Washington, DC -- Entering the abortion business was easy, says Joan Appleton, a former head nurse at the Commonwealth Clinic, an abortion facility in Falls Church, Va. But leaving it 12 years ago, she says, was something else.
"If I had known in 1989 what I know today," she says, "I would have gone to the nearest bridge and jumped. The horror of what you've been involved in doesn't come to you right away."
Today Miss Appleton, 53, operates the Centurions, which offers therapy to people who have left the abortion industry. Its international component, the Society of Centurions based in Victoria, British Columbia, is having a conference this week in Copenhagen.
Named after the Roman soldier who presided over Christ's crucifixion, the society was founded 10 years ago by pro-life Canadian psychiatrist Dr. Philip Ney when he began assembling what he calls "psychological methods" to help former abortion facility workers.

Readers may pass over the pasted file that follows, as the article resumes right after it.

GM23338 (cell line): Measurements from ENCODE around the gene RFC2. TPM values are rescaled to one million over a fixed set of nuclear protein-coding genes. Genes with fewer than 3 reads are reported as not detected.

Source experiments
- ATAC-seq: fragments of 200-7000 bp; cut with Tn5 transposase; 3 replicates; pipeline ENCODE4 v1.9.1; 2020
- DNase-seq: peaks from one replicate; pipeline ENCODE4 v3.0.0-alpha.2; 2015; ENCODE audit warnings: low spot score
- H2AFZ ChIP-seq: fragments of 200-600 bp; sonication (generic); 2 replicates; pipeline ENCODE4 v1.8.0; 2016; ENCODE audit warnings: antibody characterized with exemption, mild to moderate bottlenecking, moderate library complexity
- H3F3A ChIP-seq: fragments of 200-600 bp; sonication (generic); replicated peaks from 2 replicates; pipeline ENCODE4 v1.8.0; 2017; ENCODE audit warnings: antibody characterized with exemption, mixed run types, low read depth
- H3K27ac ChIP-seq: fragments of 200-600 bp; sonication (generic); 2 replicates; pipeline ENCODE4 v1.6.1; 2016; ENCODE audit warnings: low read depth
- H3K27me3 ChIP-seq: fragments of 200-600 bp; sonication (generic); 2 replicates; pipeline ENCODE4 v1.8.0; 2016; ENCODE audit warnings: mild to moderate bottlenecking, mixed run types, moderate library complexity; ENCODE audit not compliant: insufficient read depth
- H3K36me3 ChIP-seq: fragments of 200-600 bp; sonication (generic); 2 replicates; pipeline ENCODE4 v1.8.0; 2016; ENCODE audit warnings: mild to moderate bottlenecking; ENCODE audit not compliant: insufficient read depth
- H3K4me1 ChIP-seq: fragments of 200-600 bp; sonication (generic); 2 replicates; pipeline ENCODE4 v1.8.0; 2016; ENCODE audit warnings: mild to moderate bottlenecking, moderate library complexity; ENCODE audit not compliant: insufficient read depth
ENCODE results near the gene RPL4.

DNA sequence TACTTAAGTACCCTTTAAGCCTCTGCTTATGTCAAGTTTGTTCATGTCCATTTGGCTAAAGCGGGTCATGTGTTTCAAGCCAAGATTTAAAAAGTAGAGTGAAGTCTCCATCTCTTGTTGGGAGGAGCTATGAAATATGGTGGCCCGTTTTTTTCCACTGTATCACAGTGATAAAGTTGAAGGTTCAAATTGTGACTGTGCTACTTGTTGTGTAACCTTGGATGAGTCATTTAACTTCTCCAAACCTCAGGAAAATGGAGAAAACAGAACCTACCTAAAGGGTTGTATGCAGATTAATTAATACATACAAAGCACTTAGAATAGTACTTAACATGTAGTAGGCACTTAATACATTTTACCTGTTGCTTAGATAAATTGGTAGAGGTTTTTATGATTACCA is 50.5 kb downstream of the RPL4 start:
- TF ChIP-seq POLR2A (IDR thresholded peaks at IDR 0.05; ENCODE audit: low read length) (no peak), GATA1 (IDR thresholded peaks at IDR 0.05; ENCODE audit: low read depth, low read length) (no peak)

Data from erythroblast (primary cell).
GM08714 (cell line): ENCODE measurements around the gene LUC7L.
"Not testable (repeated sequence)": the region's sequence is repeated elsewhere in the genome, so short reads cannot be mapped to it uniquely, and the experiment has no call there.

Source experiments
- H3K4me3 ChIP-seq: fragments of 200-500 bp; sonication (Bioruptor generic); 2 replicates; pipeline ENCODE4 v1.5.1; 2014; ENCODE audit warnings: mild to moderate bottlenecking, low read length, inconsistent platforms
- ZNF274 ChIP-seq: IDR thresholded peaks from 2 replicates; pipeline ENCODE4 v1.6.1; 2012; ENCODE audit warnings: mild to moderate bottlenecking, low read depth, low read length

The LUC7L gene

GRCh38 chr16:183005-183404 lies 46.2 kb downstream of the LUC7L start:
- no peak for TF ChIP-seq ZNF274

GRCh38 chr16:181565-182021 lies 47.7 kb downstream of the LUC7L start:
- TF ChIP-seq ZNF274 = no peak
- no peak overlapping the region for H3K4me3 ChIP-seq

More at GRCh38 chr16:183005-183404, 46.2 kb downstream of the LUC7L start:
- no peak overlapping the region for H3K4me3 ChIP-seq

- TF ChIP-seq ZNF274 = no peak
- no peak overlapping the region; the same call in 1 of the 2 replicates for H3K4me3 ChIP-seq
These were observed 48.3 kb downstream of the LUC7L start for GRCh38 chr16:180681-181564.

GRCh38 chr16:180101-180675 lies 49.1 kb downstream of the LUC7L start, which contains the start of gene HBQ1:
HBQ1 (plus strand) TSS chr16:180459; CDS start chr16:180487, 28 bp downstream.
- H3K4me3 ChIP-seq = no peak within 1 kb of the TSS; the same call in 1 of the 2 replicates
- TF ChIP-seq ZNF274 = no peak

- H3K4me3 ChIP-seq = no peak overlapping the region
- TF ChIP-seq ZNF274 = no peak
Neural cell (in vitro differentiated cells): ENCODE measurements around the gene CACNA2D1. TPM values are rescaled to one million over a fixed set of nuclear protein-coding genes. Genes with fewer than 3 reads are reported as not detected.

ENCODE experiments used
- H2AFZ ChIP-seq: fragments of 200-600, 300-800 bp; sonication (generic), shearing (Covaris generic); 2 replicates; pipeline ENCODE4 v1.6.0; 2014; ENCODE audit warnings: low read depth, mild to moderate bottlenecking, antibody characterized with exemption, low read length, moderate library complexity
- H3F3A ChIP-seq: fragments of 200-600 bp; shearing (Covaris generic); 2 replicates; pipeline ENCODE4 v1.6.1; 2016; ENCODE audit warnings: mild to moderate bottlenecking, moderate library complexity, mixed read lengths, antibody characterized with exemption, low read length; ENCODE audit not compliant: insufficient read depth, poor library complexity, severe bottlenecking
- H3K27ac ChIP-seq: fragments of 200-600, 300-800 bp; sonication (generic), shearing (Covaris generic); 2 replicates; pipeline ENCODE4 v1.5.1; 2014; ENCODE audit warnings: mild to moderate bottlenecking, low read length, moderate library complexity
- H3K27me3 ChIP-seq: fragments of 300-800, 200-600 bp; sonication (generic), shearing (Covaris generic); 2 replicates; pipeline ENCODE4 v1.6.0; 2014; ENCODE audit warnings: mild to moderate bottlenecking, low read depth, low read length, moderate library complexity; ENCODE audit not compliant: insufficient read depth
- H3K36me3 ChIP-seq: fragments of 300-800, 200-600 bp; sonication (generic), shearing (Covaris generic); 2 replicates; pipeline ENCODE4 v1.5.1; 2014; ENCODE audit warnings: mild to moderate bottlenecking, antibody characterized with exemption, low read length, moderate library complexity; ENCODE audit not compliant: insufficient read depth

Dr. Ney remembers, "A male gynecologist said to me, 'If you are concerned about some of these problems, how about helping people like me who used to [perform] abortions and who gave it up but are having a struggle with the transition?'"
According to the pro-abortion Alan Guttmacher Institute, the number of abortion facilities has dropped since the early 1980s. From a high of 2,908 in 1982, the number dropped 30 percent to 2,042 in 1996, the most recent year for which the group has statistics.
Appleton says she is increasingly sought after by nurses, receptionists, security officers and doctors who wish to leave the abortion business. Last year, she helped 22 persons, she says, and 60 persons have contacted her over the past five years.